Kerry announced that the US has released $575 million in military aid that had been frozen since the military coup that overthrew Islamist President Mohamed Mursi last July. Your tax dollars at work, America! Then John announced, as an immediate measure, the US will supply the Egyptian army with ten Apache attack helicopters. "The Apaches will come and they will come very, very soon," Kerry said at a joint press conference with Shoukry.

As soon as Kerry's plane lifted off, Egypt's judiciary announced the destruction of free speech after three journalists for Al-Jazeera English were sentenced to between seven and ten years in jail on charges of aiding terrorists and endangering national security.

The former BBC correspondent Peter Greste, from Australia, the ex-CNN journalist Mohamed Fahmy, and local producer Baher Mohamed were jailed for seven and 10 years respectively. Four students and activists indicted in the case were sentenced to seven years.

The judge also handed 10-year sentences to the British journalists Sue Turton and Dominic Kane and the Dutch journalist Rena Netjes, who were not in Egypt but were tried in absentia. I wonder if they'll turn themselves in -- or if their respective countries will turn them in? Can anyone remember a time when US foreign policy didn't suck? I'll be damned if I can!

In Other News

I see where Social Security is making secret plans to close offices and outsource some or all of its work to private for-profit groups. Looks like our 1% masters are about get their hands on all that lovely money of ours and throw us to the wolves. Ask me if I'm the least bit surprised by this! Funny thing you should ask; no, I am not!

According to a little-known report, commissioned by the SSA, at the request of Congress called "National Academy of Public Administration Long Term Strategic Vision. Vision Elements for the Social Security Administration" outlines their plans for our futures. The summary document outlining the plan, which is labeled "for internal use only," is unavailable from the SSA but can be found here.

One should be prepared to read between the lines; this is as fine an example of double-speak as George Orwell ever wrote. I'm sure George would be both proud and frightened by it; and beware of the euphemisms as you can't walk for them. This will in the end give Boner and the boys everything they could ask for in the dismantling of Social Security -- only in a stealth mode! That's one thing to remember about the 1%, they never give up until they get more than what they want; and then until they figure out what's left to steal.

Don't expect Barry or the Social Security Administration to step up and save us; they've been going along lock-step with whatever the 1% demands. When they're bought and paid for, they stay bought and paid for. So, you can look forward to most all of their offices closing and drastic cuts in staff -- just when they should be hiring more! Reciprocates are about to almost double!! Forcing everyone to deal with them online when only around half of the elderly are computer savvy; when the ObamaCare sites are light-years ahead when compared to Social Security's disaster; and then having you deal with private corporations who couldn't care less. Sounds like paradise to me... NOT!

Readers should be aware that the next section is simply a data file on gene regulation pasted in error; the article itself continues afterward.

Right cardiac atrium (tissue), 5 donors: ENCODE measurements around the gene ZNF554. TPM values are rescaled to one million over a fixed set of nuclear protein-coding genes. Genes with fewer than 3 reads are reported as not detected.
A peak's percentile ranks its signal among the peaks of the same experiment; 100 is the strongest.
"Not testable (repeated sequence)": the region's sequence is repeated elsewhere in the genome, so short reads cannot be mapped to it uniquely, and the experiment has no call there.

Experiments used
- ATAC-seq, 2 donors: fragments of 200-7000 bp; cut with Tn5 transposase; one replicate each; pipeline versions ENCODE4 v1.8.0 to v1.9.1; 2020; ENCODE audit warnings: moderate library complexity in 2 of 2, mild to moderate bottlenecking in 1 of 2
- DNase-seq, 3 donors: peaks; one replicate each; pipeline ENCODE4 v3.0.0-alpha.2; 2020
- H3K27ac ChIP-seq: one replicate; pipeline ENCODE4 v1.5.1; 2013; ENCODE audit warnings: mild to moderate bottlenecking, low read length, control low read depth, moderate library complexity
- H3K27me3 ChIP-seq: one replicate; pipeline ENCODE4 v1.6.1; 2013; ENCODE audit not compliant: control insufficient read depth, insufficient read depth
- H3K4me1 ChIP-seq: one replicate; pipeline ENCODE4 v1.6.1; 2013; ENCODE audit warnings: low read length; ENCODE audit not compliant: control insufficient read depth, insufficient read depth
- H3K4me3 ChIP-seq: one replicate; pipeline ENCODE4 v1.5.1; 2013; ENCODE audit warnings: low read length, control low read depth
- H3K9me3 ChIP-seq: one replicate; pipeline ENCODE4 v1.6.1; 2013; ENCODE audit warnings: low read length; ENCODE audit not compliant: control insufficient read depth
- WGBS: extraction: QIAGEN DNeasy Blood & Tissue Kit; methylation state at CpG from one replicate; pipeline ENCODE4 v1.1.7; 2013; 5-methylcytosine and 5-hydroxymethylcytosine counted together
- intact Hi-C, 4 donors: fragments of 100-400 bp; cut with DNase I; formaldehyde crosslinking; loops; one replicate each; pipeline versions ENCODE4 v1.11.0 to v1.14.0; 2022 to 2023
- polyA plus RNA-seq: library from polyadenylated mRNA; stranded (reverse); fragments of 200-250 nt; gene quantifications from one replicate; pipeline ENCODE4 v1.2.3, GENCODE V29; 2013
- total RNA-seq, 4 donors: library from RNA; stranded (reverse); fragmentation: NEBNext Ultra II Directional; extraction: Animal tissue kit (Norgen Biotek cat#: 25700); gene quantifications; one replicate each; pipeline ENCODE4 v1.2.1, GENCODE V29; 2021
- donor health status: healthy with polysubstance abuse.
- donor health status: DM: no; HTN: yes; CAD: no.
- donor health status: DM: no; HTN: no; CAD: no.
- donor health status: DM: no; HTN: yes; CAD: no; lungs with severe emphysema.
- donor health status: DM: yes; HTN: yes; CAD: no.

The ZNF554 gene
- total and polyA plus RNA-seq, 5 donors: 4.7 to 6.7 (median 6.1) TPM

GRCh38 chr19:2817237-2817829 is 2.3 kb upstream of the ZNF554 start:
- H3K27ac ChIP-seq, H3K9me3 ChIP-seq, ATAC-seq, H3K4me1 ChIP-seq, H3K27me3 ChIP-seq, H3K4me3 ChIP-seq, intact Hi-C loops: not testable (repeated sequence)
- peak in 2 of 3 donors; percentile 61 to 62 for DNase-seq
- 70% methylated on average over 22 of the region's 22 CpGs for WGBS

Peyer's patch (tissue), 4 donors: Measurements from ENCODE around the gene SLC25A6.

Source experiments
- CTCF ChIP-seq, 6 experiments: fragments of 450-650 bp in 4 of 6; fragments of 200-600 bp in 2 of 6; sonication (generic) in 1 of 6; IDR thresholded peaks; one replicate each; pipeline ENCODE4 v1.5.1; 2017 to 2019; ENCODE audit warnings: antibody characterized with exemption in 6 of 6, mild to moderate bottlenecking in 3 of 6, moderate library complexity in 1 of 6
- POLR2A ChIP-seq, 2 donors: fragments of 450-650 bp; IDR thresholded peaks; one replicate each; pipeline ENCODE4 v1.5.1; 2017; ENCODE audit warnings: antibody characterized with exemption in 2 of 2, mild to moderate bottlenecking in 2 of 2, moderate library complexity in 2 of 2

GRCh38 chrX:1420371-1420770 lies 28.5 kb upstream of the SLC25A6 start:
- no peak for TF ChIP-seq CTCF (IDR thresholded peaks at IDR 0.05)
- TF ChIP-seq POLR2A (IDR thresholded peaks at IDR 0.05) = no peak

And Finally

This week's Vidkun Quisling Award was a real toss up between a couple of Senators, a Congressman, and Michael Kinsley, communist, oops, my bad, columnist for the old grey bitch! Which explains my problems with the old grey bitch -- who'll publish any lie from the far right and stand behind it by hemming and hawing about freedom of the press even when the column comes out squarely against freedom of the press, as did Michael's! In case you're not hip, Michael is a couple of light-years to the right of Darth Vader!

Michael jacked his jaws this week attacking Glenn Greenwald for publishing some of Snowden's leaks. Kinsley doesn't believe that journalists should be free to publish things the government dubs "secret," even though reporting on hidden and unlawful or unethical government activities is what good reporters do. "The question is who decides," he writes. "It seems clear, at least to me, that the private companies that own newspapers, and their employees, should not have the final say over the release of government secrets, and a free pass to make them public with no legal consequences."

You may recall the words of the first amendment in the Bill of Rights:
"Congress shall make no law respecting an establishment of religion, or prohibiting the free exercise thereof; or abridging the freedom of speech, or of the press; or the right of the people peaceably to assemble, and to petition the government for a redress of grievances."
Unlike Mr. Kinsley, the Founding Fathers knew that a free press able to report the atrocities of government was essential to keeping our leaders in check, and keep them from establishing a king like the last five Presidents have tried to do. Methinks the words of Supreme Court justice Hugo Black wraps it up nicely: